Chiefs vs. Patriots: A successful game plan against Bill Belichick
By Byron Smith
We are going step by step on how to beat the Patriots, starting at the opening kickoff and ending at the clock reading zero.
Step One: Kill them with Speed
The Patriots Cover 0 blitz prevents the linebackers and safeties from playing very effectively horizontally, with their assignment forcing them to run downhill. The Chiefs can capitalize on this by running a ton of speed-based plays horizontally. Tyreek Hill on an end around, Mecole Hardman jet sweep, Lesean McCoy running between the guards and tight ends, Darwin Thompson up the middle for diversity sake, and Spencer Ware as a hybrid back.
The Patriots will adjust, probably having corners blitz from the outside to try and beat the backs and receivers to the outside. Chiefs can adjust by throwing the ball down the field to to the receivers matched up with safeties or linebackers.
Step Two: Travis Kelce Should Be Exclusively a Receiver
In the case of the Patriots’ second favorite defensive package, and another possible adjustment to deal for the speed plays, the Cover 2 can be easily beaten by the tight end. By putting his big body between the ball and the nearest zone defender, Travis Kelce should be open all night long as long as Patrick Mahomes is making accurate throws.
The Patriots may respond, double teaming Travis Kelce and even triple teaming him when he gets to the second level of the defense. In that case, Mahomes would just have to identify the open receiver abandoned by the extra receiver on Kelce, or run draw plays to the strong side that has Kelce on it.
Step Three: Blitz Baby Blitz
Tom Brady has been atrocious against blitzing defenses. The Chiefs have been an excellent blitzing defense. You should see where this is going.
Bringing in one or two extra defenders from the linebackers group, on top of the excellent pass rush of Chris Jones and Frank Clark and the Patriots line does not stand a chance in this game. Force Tom Brady out of the pocket if you can not put him on the ground, make the receivers get open, give Tyrann Mathieu the opportunity to lurk and grab the hastily-thrown passes Brady is tossing.
Step Four: Play the Receivers Aggressively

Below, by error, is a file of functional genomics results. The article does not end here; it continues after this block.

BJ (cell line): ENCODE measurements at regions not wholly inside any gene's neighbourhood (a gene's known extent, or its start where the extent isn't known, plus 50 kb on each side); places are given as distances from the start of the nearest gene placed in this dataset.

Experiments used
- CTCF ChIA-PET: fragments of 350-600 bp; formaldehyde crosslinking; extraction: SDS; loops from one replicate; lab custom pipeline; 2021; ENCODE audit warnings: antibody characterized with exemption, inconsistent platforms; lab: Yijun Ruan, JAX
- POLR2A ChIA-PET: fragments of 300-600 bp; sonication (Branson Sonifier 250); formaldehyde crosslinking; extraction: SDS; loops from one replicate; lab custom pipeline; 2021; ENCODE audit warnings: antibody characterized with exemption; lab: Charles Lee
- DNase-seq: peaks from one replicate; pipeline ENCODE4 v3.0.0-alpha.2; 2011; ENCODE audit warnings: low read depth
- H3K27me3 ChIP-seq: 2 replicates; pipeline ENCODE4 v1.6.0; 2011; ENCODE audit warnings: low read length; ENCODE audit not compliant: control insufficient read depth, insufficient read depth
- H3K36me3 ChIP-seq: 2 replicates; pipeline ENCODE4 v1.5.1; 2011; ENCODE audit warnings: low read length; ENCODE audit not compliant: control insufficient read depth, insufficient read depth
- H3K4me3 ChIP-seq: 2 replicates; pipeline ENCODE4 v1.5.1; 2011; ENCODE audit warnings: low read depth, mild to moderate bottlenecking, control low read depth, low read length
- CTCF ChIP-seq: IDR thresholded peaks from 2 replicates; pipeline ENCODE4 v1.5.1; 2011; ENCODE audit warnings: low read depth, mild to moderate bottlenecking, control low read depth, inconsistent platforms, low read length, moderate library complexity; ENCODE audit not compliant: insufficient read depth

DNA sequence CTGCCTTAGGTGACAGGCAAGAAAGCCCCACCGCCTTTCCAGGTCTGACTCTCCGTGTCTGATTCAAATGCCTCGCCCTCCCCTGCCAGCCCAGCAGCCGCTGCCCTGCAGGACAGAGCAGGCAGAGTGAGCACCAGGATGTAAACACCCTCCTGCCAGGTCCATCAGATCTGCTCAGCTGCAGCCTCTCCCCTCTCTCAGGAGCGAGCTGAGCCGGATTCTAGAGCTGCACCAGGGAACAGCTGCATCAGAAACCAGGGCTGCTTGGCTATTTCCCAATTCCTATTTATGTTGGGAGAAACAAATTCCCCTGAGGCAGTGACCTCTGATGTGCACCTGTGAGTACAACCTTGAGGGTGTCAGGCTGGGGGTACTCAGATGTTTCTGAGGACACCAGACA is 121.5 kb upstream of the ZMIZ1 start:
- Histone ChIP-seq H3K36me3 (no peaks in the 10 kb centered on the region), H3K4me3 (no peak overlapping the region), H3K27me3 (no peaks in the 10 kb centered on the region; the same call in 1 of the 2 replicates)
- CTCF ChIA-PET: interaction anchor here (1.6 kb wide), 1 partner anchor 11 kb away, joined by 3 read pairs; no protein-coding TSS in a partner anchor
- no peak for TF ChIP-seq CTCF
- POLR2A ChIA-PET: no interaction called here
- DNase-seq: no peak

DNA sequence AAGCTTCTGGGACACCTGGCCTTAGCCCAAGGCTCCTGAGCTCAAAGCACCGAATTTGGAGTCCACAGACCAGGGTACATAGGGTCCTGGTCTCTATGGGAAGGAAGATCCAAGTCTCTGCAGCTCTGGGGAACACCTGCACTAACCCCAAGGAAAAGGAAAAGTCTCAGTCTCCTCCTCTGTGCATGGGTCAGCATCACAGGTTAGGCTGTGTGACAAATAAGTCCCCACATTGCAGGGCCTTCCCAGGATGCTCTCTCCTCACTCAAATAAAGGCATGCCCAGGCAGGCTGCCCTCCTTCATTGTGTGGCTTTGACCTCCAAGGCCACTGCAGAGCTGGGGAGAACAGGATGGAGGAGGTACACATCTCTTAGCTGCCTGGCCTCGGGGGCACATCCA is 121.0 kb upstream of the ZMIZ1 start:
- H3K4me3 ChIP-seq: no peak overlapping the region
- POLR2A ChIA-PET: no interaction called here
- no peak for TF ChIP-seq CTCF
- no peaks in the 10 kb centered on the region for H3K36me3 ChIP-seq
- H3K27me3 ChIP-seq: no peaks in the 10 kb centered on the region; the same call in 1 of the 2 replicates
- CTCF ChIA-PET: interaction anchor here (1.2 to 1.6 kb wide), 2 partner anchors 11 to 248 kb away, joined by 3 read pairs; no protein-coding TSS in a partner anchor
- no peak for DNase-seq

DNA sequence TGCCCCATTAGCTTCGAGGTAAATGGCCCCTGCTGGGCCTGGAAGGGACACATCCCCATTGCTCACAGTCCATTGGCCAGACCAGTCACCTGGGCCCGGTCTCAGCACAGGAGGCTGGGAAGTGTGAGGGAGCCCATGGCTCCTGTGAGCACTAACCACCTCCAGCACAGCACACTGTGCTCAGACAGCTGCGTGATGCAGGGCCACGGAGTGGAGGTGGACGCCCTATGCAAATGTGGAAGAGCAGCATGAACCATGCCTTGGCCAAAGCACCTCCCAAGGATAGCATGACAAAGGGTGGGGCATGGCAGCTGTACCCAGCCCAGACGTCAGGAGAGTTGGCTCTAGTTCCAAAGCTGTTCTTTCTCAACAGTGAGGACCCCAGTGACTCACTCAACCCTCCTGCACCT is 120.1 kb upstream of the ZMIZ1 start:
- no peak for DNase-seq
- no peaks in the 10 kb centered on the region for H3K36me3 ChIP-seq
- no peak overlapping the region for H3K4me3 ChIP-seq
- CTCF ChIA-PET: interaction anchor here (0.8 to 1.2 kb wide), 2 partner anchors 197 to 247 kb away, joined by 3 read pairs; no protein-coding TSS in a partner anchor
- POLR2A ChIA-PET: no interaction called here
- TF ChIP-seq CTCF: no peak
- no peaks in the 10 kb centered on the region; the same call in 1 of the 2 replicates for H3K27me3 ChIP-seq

Despite what many analysts and Brady haters will tell you, the fault is not completely on Brady for the shortcomings of the offense. It maybe partially on Brady, but some of the blame is on the receivers’ lack of talent and effort. With the exception of Julian Edelman, the Patriots’ receivers have fallen short of their expectations, playing lazy and without aggression. If the ball is up in the air, the Chiefs corners need to challenge that ball as aggressively as possible.
Without a legitimate tight end option, Brady will have to lean on Edelman when the rest of his receivers are being out played on the ball, and that is not sustainable with Mathieu and Juan Thornhill lurking in the defensive backfield.
Step Five: No Unnecessary Penalties
This game is in Foxborough, where calls tend to get called heavily in New England’s favor. Add on top of that the abundance of phantom calls the Patriots have gotten at home this season, and it is very important that the Chiefs try to eliminate the refs completely from the equation.
The Chiefs had a game with no penalties last week against the Raiders (technically there was one penalty, a holding call against Darwin Thompson, but it was negated because of an Oakland penalty) and if the Chiefs can pull that off again this week, this game should not even be close.
In reality however, the Chiefs are going to get called for penalties due to the refs judgement in Foxborough. By eliminating unnecessary penalties, the Chiefs can lessen the refs effects on the game and hopefully come out of Foxborough with a win over their fierce rival.